Bike lane
Patrick Tuohey

I did not intend to spend so much time looking into BikeWalkKC’s proposal to spend around $400 million in taxpayer money on bike lanes in Kansas City. But when so many of the assertions made by BikeWalkKC crumble under the most cursory examination, it’s troubling. Consider this:

  • The plan will likely not save 36 lives a year, as claimed.
  • The plan will likely not create 12,600 jobs, as claimed. In fact, the as yet unfinished paper on which they base this claim doesn’t even make that claim itself.

If the plan won’t deliver on those prominent promises, will it even increase cycling?

According to traffic counts conducted by the Kansas City Public Works Department, cyclists constitute a negligible amount of street traffic. One-day traffic counts at a few intersections along Armour Blvd. in 2016 show that cyclists account for between zero to 0.06 percent of road traffic. Counts at similar intersections along Armour in 2018 and 2019 show the percentage of cyclists ranging between 0.02 percent to 0.16 percent of traffic.

Nationwide, the percentage of people who bike to work fell over 3 percent from 2016 to 2017. In Kansas City it was never high to start with. In 2014, 0.1 percent of Kansas Citians in the metro area commuted to work by cycling, and these recent Public Works numbers suggest it is even lower than that today.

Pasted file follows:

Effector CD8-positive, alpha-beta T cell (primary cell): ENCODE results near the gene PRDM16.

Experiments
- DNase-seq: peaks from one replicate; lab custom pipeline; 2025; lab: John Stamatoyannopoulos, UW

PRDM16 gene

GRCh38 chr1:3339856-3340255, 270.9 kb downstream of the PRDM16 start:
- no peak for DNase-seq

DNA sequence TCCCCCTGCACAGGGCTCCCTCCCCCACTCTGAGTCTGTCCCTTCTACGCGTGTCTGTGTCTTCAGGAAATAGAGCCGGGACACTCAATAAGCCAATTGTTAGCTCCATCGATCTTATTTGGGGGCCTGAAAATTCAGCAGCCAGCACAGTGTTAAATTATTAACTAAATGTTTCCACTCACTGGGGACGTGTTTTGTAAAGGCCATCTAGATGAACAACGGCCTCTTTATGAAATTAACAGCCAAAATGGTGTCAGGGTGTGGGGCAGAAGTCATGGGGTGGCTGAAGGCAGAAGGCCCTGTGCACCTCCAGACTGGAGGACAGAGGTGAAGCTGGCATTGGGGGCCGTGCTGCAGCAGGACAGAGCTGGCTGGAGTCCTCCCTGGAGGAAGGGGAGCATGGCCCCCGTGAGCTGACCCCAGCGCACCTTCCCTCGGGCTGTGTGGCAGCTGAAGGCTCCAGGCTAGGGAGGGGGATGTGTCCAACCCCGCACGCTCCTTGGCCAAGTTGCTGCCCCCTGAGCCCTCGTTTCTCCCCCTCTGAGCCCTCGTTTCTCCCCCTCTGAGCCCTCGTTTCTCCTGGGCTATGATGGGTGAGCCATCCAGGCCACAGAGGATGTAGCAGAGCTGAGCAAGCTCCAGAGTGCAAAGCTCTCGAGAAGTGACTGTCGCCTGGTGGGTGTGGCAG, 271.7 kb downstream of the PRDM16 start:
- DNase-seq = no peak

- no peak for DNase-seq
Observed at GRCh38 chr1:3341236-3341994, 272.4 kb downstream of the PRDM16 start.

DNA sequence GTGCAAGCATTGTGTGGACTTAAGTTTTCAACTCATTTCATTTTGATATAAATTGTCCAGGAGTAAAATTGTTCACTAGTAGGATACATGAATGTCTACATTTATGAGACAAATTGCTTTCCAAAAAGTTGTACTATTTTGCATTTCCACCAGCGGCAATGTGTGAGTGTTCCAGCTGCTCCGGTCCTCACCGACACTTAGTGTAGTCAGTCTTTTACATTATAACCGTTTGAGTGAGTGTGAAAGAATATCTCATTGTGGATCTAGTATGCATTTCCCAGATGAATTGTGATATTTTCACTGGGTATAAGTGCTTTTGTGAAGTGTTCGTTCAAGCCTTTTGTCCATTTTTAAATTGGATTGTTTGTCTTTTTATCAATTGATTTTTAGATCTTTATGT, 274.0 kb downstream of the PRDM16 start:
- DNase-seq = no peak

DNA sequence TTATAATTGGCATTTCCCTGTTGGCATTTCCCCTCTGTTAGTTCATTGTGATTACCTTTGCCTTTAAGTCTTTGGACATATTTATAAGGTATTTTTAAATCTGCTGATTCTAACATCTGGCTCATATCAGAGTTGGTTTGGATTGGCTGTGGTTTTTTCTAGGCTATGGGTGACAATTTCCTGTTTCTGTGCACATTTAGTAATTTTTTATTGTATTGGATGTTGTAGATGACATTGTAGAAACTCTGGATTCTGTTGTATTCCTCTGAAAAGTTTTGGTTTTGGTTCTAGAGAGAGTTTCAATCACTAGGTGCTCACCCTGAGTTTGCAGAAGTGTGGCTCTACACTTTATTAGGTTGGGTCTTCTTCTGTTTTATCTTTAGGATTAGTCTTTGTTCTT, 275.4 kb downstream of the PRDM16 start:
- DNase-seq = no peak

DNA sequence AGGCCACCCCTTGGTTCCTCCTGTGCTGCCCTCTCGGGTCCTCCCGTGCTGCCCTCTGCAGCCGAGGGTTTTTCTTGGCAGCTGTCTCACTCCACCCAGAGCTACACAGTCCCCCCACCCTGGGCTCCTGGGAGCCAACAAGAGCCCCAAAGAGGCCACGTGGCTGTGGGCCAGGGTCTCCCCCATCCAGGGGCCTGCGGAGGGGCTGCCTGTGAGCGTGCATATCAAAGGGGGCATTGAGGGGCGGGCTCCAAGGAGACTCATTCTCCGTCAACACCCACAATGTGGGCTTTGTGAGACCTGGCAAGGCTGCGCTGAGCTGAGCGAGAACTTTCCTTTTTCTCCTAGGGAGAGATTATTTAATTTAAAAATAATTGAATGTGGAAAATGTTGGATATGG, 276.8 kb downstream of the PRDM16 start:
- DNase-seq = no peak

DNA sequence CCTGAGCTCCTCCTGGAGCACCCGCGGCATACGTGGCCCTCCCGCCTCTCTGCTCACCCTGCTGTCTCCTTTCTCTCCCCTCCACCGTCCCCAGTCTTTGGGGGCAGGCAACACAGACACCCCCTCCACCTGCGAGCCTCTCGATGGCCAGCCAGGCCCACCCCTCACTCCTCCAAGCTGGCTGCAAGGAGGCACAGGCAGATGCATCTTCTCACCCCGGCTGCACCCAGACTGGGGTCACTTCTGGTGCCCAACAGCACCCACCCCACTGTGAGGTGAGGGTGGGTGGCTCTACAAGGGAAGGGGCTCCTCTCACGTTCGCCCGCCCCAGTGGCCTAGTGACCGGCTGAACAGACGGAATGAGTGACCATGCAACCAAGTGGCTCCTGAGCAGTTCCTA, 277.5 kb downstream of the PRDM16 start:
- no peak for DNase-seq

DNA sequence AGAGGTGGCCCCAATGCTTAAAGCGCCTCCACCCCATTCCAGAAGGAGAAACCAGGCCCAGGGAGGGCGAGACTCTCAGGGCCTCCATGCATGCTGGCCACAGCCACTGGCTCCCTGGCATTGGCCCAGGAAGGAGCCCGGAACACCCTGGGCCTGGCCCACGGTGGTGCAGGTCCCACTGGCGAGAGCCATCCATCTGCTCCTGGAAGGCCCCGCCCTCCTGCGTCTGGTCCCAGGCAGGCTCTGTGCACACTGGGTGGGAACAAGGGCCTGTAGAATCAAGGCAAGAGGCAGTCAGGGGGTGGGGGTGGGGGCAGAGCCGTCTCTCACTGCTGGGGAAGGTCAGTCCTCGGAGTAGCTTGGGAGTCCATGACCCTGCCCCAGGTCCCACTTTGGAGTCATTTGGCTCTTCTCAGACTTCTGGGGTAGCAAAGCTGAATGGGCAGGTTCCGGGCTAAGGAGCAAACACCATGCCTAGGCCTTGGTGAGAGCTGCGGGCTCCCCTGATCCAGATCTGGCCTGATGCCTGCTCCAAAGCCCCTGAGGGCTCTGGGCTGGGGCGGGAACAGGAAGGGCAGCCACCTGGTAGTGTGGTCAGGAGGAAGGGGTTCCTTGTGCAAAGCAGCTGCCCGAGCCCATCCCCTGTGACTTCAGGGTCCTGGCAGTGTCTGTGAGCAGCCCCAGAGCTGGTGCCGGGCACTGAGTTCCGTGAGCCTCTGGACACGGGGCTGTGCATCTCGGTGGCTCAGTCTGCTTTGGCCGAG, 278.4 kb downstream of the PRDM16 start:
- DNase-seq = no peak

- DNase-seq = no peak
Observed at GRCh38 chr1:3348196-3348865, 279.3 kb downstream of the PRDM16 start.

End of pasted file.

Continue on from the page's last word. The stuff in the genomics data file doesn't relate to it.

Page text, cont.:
The director of community planning for BikeWalkKC indicated by email that the organization conducted manual bike traffic counts in October 2016, but lost them. The traffic counts must not have been impressive, because BikeWalkKC chose not to include them in the Bicycle Network Demand Analysis they published the very next month. In fact, despite the promise of the title, there was no analysis of bicycle demand in the report at all. Quite the contrary, the report argues on page 8 that traffic accounts aren’t valuable anyway:

Observations of where cyclists are riding today can provide valuable insight, but cyclists counts cannot be a direct proxy for latent demand because they have already internalized all of the physical barriers and constraints that impact a cylist’s [sic] decisions.

The following bicycie [sic] infrastructure demand analysis is not intended to be a trip projection like those described above. The goal of this analysis is to determine where people would ride bicycles if facilities made it convenient and comfortable to do so. Therefore, latent demand is considered separately from the barriers and constraints of the physical environment.

In other words, don’t bother conducting an assessment of demand, just build it and they will come. The bike activists just assign scores to routes they think people would travel if there were bike lanes.

Certainly cities should ensure the safety of cyclists and motorists alike, and be supportive of growth in new types of travel. But biking to work in Kansas City is not a significant form of commuting and does not appear to be growing. Spending hundreds of millions of dollars because a few people hope it may help increase cycling is not sound public policy—not when Kansas City has so many other more significant needs.


About the Author

Patrick Tuohey
Patrick Tuohey
Senior Fellow of Municipal Policy

Patrick Tuohey works with taxpayers, media, and policymakers to foster understanding of the conse